An ambitious residential development proposed for downtown Kamloops could be home to as many as 1,000 residents once built out.
Kelson Group has released more details of its proposed $140-million development in downtown Kamloops — and the property management company is floating the idea of purchasing from the city a portion of Nicola Street and the laneway between Nicola and Battle streets to make the vision a reality.
Jason Fawcett, president of Kelson Group, told KTW the $140-million City Gardens development, slated to occupy 1.5 blocks of real estate south of Battle Street, between Fourth and Fifth avenues, will be home to the two tallest buildings in the Kamloops skyline — residential towers standing 18 and 22 storeys.
“We recognize that it’s going to be a significant change for downtown, but we believe there’s great demand for apartment living and condo living in downtown Kamloops,” Fawcett said.
If it goes ahead, City Gardens will see 18 single-family residences bulldozed to make way for plans that include approximately six new multi-family buildings — two of them towers — and the closure of Nicola Street to traffic west of Fifth Avenue.
In addition to the two new towers, the City Gardens plan calls for three new four- or five-storey multi-family residential buildings and about six townhomes. Of the approximately 435 units in the development, Fawcett said he thinks about 60 per cent would be condominium and the remainder rental units.
Two existing apartment buildings — The Pines Apartments, a 10-storey residential rental tower on Battle Street and Fourth Avenue, and The Windsor, a three-storey 50-plus condo building on Nicola Street and Fourth Avenue —will remain within the City Garden footprint.
Kamloops-based Kelson Group is one of the biggest landlords in Western Canada. The company owns and operates more than two dozen apartment buildings in Kamloops and others in cities across B.C. and Alberta.
Fawcett admitted the condominium game is still fairly new to the company, which has a 40-unit condo build underway on the campus of Thompson Rivers University as part of The Reach, itself an ambitious residential development.
“It is a bit of a change for us to sell a building, or parts of a building,” Fawcett said. “But we know that for concrete towers to be justifiable, you have to sell condominiums to make it work.”
The groundwork for City Gardens was laid in 2017, when Kelson Group spent $25 million buying up land and properties in the downtown core, including The Pines and The Oaks, a 10-storey apartment building at the southeast corner of Battle and Fourth.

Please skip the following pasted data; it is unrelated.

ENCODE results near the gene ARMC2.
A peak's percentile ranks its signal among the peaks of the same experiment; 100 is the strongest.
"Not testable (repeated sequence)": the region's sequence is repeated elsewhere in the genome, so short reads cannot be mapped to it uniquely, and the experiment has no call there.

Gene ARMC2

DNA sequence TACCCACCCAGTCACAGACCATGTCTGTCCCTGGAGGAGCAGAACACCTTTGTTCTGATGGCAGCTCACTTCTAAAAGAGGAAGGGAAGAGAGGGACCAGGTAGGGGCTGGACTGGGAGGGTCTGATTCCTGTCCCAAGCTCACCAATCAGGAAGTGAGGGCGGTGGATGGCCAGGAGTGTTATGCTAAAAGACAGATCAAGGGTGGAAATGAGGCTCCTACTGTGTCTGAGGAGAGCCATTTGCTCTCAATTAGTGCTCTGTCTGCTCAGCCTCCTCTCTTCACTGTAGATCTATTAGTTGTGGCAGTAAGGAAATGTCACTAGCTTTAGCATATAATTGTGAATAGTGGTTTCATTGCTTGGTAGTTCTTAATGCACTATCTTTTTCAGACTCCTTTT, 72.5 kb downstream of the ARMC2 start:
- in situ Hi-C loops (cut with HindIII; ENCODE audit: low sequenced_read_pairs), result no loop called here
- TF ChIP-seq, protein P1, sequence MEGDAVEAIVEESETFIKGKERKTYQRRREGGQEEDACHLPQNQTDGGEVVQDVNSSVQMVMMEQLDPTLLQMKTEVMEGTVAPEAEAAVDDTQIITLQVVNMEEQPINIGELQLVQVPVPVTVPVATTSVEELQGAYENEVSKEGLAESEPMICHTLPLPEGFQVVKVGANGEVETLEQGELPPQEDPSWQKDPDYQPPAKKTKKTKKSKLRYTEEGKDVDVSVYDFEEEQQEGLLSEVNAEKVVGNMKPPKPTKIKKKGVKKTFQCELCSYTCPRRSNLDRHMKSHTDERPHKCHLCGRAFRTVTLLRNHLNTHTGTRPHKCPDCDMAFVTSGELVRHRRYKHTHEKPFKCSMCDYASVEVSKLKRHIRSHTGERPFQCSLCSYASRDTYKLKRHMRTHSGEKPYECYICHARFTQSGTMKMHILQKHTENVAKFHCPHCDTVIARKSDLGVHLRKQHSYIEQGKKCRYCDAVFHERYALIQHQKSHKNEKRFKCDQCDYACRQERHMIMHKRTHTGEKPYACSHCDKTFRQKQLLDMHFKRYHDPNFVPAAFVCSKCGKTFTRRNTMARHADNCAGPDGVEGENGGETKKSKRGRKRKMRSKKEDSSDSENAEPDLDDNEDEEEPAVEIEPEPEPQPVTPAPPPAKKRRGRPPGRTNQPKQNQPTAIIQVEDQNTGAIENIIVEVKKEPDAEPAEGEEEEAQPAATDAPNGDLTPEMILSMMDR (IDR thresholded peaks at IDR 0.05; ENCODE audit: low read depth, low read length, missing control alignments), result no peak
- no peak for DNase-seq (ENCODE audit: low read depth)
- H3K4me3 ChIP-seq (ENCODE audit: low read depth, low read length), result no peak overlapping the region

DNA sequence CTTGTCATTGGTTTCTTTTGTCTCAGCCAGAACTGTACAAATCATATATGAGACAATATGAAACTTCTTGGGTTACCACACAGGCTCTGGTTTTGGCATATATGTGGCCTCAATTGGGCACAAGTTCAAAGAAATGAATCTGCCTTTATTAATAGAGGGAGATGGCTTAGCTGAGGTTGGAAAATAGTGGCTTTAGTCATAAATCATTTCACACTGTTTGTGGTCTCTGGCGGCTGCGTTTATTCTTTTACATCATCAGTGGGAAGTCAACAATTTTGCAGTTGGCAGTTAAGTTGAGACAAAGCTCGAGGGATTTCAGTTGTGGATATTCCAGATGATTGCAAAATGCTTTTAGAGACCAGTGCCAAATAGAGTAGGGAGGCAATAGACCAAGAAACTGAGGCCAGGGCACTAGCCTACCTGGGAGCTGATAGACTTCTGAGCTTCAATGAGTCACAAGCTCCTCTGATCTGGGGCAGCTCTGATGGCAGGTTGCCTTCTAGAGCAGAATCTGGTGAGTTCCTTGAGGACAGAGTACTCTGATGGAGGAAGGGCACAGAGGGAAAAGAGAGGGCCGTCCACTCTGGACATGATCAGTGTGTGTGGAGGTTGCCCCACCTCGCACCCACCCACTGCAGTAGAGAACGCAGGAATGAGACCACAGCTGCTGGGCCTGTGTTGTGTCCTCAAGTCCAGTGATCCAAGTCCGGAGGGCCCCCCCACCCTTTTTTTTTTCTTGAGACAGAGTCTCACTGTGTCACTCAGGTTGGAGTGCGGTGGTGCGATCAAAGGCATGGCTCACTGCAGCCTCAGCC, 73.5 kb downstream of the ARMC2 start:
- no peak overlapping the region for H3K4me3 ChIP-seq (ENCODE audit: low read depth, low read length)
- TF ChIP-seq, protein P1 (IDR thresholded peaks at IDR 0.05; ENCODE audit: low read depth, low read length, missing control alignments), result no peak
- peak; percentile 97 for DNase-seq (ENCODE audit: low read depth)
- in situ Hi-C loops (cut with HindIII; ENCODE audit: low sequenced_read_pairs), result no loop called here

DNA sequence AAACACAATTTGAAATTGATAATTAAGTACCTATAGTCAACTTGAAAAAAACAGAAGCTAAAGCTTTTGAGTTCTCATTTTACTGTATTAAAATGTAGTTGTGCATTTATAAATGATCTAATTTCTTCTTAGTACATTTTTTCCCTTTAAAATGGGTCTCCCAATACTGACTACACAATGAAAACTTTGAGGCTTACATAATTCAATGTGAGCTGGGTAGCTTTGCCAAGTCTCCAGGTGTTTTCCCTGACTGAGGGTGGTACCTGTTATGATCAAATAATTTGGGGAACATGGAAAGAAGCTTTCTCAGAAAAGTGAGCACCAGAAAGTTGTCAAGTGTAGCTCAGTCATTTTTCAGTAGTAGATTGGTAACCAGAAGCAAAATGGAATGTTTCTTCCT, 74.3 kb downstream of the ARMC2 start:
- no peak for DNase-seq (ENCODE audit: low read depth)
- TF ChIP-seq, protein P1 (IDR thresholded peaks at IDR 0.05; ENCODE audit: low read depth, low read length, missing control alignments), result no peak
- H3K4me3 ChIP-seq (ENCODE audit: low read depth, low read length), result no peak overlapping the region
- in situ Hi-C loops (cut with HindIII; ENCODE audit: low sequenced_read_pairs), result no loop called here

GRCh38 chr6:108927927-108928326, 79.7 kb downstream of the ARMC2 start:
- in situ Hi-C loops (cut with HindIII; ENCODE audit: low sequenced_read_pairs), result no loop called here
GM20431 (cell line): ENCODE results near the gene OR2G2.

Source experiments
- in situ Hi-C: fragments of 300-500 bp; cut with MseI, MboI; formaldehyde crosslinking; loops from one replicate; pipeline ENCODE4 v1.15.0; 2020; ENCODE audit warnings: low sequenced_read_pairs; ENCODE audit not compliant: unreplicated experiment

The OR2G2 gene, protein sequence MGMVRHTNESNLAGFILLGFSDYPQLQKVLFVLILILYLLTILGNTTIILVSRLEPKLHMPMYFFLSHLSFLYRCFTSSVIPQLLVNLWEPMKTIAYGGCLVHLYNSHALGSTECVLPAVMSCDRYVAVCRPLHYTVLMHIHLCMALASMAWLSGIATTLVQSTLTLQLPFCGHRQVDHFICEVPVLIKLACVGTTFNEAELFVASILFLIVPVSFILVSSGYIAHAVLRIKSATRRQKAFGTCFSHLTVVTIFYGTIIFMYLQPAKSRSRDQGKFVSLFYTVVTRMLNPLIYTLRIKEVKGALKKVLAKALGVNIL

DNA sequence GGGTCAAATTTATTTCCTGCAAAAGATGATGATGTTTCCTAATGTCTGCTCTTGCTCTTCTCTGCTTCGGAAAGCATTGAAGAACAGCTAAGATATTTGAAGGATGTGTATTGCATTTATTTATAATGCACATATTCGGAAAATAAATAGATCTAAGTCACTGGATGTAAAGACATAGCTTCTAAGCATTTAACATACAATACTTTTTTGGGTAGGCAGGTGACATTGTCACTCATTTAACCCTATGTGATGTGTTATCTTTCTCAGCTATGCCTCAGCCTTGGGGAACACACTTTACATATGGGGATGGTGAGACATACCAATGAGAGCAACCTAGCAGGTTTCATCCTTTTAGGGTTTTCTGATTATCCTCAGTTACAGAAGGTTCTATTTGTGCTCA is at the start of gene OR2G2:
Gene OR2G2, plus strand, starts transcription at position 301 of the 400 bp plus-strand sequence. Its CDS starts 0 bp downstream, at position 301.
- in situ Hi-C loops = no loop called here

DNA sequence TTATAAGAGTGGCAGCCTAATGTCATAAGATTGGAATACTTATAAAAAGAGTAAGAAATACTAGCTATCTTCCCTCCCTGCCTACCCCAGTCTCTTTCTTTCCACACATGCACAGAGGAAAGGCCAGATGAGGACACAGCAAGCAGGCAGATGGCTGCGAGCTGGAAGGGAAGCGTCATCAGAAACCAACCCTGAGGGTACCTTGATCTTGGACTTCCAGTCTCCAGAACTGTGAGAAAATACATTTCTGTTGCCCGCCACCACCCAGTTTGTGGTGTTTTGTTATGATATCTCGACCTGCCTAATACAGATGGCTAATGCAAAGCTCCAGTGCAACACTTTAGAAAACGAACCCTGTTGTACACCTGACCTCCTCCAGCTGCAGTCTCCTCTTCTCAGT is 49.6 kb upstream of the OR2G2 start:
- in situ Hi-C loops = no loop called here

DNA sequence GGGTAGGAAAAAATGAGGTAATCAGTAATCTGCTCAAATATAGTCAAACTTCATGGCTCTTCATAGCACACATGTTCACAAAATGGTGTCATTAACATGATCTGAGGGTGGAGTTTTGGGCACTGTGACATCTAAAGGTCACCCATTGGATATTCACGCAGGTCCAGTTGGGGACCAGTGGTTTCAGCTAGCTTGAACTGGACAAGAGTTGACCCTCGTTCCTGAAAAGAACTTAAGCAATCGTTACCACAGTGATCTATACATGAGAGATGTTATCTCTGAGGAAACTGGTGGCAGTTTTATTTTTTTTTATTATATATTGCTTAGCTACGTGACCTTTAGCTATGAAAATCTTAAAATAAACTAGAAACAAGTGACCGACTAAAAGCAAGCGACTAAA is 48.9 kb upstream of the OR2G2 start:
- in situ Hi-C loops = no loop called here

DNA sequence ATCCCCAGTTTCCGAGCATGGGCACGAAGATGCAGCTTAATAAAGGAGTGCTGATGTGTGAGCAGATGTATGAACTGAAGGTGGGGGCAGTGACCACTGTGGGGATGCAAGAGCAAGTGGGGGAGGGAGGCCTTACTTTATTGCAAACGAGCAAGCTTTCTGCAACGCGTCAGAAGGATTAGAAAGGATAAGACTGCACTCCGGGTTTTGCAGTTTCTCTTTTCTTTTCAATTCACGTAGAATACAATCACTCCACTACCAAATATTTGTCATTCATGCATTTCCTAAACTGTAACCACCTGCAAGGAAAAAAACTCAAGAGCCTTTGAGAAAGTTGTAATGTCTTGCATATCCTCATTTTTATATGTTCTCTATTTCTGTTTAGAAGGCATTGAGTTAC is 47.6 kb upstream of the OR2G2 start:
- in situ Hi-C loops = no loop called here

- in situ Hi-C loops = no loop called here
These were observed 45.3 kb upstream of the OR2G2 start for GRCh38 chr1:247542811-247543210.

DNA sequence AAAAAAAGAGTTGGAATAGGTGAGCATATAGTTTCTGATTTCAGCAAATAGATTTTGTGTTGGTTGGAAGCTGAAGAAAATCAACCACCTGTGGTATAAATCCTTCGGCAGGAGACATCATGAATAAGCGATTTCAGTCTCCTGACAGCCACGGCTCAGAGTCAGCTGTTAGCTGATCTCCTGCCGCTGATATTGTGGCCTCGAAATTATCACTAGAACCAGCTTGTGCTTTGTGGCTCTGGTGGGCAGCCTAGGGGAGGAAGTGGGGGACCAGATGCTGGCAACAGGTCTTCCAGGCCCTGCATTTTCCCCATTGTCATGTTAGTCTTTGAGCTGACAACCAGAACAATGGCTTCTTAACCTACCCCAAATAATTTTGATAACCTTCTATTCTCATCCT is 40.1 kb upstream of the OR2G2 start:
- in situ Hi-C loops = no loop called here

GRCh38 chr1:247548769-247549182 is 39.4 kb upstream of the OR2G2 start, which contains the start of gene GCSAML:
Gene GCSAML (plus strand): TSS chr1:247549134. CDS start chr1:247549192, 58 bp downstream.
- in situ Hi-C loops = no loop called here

Fawcett said the development still requires a lot of work before shovels can hit dirt — including feedback from city residents and discussions with civic leaders.
“The first hurdle is gaining agreement from the City of Kamloops that half of Nicola Street between Fourth Avenue and Fifth Avenue would belong to the development,” he said. “Road access would be limited, but we would instead provide pedestrian and bicycle access.”
Fawcett said it’s not unheard of for a developer or a strata to take over a Kamloops city street, but he is pretty sure it hasn’t happened in the downtown core. The City Gardens plans, he said, call for social gathering spaces, like outdoor kitchens, lounge seating and workout stations, a linear park with bench seating and walking paths, a terrace garden, water features, a zen garden, an amphitheatre, a dog run area and a natural play park area.
But it will not be a place where vehicle use is limited or discouraged. Fawcett said plans include as many as 600 parking stalls for the 435 units.
While there remain many hurdles through which to jump, Fawcett said he’s hopeful work can begin in 2022, assuming the local real estate market keeps warm and the region’s economy stays healthy. The entire project is anticipated to take six to seven years to complete.
“COVID could certainly have an impact on our economy over the next few years and that is something we’re keeping an eye on,” he said.
“But we also know there’s great demand for housing and we’re hoping there’s enough demand for people to live downtown to make this work. COVID and the economy are certainly a question mark but we believe Kamloops has a bright future.”
Fawcett said he hopes to have a comprehensive permit application submitted to the City of Kamloops in December or January. He said the first tower could be ready for residents by 2025.
Kelson founder Ron Fawcett said the company is mindful that some of the buildings that need to be removed have character aspects to them.
“We will work to ensure some of the unique elements of these buildings can be used in our new builds, similar to what we did with our Peterson Landing apartments on Summit Drive, donating wood and other features from the old building that once occupied that space,” he said. “We’ll be looking to the community, too, for some of their creative solutions they would like to offer as a part of our consultation.”
Kelson said company staff will be working with each resident on Nicola and Battle streets to ensure they have time to make alternative housing arrangements well before construction begins.
More information on the project can be found online at kelsondowntownproject.ca.